Adapted visual documents may be printed on paper or displayed on a screen.
Braille presentations
Braille documents can be either embossed or displayed on a refreshable Braille display.
Braille grade II abbreviating system can be used.
Audio presentations
Using the auditory channel presents some advantages when compared to the tactile modality. Spoken information can be received in parallel with other sources of information. Information can be conveyed rapidly. Messages can be received on the fly, without preliminary training. Spoken information can be pre-recorded or produced by a speech synthesiser.
A variety of access technologies
In order to be able to use a computer workstation a visually impaired user has to augment it with an appropriate access technology consisting of software and/or hardware. Examples of assistive technologies are magnification software, screen reader software, Braille display , speech synthesiser. Several manufactures over the world produce such technologies, but no standard has been established yet. For instance, Braille devices from different Braille manufacturers may have quite different numbers of cells and function keys. Also the rules for producing Braille from text vary from one language to the other. Even worse, concurrent rules can be used by different groups for the same language. Text-to-speech transformation obeys to language related rules.

A General Scheme for Producing Adapted Documents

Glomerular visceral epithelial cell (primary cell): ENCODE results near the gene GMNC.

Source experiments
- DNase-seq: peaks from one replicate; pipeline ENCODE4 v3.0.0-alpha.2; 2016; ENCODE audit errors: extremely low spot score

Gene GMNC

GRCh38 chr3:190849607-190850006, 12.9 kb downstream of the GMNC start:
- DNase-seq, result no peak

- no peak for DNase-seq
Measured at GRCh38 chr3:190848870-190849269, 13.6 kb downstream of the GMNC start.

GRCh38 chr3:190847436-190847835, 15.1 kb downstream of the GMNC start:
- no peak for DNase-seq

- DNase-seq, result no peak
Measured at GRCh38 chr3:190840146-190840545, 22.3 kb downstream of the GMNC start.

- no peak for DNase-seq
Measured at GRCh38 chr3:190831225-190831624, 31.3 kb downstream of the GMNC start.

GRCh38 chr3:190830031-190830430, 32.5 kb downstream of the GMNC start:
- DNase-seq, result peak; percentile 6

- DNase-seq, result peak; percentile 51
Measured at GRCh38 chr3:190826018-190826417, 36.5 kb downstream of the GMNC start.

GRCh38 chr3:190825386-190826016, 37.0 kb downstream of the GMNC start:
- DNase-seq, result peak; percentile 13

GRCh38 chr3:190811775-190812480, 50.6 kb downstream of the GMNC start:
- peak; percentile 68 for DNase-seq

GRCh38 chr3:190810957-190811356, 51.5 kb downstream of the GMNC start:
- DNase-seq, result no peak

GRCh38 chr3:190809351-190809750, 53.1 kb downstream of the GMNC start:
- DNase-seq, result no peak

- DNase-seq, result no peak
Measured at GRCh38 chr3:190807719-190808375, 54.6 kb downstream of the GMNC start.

The publishing world has defined new models based on digital technologies for the production of a wide range of document formats, from traditional print copies to files displayed on electronic platforms, called e-books. During the past years, a big issue for publishers has been to define digital coding methods making possible to produce several book formats from the same original data. This was the main reason for creating the Standard Generalized Marking Language (SGML), the extended Marking Language (XML), or setting up the Open Electronic Book Forum (OEBF) [4][5].
In this context the production of Braille and Large Print materials may be envisaged as nothing more than an extension of the potential of these coding languages, as illustrated on Figure 1.

Scheme of XML format transformations

Figure 1: illustrates how special book formats can be generated from the same initial data

Nevertheless, it shall be emphasised that the original data have to respect certain conditions to allow this scheme. These conditions are expressed in international accessibility recommendation such as those produced by the WAI Initiative [3] .

Implementing an adapted book service in France

The BrailleNet project links several organisation who have established a cooperation aiming at implementing such a scheme. These organisations are :
· Institut National de la Recherche en Informatique et en Automatique (INRIA)
· Institut National de la Santé et de la Recherche Médicale (INSERM)
· Institut National des Jeunes Aveugles (INJA)
· Université Pierre et Marie Curie, Paris 6 (UPMC)

Access to books currently in the Public Domain
A search engine was developed by INRIA whose main purpose is to collect accessible digital books on the Web looking at a series of predefined virtual libraries on the Web. The detected files are mirrored on a BrailleNet server with authorisation of the webmasters as to guarantee the permanence of resources. Currently more than 1200 books have been collected which are available at :